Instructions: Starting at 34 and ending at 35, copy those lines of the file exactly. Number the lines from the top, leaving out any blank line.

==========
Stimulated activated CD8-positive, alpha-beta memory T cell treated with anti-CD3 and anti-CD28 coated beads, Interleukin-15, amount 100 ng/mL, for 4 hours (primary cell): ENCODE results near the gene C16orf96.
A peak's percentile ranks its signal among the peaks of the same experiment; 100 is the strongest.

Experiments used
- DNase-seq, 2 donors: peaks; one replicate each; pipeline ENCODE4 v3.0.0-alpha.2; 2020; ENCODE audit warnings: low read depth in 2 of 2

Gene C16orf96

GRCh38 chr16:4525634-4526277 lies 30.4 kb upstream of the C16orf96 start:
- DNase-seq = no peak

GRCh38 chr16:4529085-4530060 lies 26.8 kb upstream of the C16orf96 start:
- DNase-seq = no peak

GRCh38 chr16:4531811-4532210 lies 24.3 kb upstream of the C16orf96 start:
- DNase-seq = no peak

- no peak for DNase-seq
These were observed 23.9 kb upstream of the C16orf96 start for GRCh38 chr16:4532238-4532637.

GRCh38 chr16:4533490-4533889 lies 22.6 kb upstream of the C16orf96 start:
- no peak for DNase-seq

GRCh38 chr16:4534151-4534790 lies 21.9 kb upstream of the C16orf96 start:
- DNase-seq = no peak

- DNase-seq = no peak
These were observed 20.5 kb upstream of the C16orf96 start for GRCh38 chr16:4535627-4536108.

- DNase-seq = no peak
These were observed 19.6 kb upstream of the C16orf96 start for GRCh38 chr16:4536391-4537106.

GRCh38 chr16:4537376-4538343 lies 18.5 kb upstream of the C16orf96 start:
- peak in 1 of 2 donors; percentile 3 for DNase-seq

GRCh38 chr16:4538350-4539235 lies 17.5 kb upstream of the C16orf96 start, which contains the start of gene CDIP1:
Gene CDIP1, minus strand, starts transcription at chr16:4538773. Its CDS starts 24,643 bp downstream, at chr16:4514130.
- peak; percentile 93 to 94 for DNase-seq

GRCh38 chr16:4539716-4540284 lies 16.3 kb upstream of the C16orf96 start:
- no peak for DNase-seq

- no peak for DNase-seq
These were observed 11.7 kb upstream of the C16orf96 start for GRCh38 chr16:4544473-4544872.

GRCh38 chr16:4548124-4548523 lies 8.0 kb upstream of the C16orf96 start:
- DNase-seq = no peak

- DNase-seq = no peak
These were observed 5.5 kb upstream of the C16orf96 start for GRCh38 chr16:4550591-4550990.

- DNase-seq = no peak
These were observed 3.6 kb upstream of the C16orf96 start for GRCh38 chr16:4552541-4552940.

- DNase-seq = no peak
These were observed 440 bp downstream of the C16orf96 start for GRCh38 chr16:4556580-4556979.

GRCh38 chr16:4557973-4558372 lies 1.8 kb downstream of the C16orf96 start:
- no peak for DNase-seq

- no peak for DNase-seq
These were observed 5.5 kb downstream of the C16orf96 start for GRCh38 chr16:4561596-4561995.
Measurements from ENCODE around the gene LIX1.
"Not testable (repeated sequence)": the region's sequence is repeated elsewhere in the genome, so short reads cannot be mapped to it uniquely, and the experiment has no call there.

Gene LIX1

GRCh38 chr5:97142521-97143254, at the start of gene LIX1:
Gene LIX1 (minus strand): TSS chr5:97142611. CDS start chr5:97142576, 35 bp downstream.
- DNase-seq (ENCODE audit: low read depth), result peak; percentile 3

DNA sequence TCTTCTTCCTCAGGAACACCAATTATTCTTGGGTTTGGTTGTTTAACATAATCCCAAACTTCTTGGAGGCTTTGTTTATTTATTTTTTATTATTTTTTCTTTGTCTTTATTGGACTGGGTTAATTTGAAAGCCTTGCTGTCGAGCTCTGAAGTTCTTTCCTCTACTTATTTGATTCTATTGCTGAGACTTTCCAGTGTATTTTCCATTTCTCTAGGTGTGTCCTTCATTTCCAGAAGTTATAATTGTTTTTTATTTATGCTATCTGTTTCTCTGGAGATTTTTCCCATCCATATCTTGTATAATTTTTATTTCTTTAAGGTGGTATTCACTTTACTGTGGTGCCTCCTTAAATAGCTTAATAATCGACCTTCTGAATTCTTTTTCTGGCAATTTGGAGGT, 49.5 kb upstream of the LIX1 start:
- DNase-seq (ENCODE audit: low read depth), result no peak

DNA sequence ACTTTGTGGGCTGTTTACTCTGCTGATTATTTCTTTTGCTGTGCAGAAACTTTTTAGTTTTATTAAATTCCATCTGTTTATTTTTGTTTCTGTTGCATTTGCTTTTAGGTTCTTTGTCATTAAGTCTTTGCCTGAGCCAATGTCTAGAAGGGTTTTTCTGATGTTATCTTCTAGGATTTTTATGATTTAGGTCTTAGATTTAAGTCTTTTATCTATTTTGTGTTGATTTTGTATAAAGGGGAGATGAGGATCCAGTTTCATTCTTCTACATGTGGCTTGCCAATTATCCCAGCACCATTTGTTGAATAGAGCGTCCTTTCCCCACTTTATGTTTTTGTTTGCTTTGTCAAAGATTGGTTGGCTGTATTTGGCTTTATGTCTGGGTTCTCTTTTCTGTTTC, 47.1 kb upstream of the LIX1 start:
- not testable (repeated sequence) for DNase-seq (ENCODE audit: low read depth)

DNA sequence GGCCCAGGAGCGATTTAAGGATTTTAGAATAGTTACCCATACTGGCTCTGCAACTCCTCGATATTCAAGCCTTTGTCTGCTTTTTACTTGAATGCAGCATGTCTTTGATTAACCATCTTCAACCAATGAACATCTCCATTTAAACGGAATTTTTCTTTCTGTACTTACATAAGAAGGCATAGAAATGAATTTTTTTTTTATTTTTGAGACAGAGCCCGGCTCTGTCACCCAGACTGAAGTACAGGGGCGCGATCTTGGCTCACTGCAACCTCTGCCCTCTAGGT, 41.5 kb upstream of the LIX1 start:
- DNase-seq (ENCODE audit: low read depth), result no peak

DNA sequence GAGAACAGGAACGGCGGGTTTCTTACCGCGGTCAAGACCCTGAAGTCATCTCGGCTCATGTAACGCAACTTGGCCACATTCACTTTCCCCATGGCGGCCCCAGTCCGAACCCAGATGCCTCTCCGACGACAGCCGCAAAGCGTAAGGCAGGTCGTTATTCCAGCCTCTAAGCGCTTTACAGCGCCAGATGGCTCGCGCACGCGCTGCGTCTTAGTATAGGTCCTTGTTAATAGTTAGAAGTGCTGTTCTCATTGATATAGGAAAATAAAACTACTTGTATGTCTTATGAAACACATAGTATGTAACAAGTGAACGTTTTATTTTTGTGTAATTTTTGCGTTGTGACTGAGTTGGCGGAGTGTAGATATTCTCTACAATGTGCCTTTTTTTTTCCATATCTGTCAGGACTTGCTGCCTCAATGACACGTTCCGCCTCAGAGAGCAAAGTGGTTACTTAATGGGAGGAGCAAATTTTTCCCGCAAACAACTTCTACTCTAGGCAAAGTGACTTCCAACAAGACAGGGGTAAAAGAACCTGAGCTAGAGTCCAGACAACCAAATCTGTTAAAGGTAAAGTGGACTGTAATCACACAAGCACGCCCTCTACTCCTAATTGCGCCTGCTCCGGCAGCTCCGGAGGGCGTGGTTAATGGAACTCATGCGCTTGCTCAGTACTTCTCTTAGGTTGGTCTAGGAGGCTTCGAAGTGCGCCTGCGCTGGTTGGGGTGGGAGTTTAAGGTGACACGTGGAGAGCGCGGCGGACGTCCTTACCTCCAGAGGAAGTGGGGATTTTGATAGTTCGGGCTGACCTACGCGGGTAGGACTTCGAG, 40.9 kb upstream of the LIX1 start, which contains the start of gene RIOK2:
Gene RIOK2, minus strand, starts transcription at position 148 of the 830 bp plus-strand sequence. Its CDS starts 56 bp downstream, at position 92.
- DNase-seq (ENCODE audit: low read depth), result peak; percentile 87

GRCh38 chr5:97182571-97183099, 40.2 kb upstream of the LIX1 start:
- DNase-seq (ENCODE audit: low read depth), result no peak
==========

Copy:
These were observed 5.5 kb upstream of the C16orf96 start for GRCh38 chr16:4550591-4550990.

- DNase-seq = no peak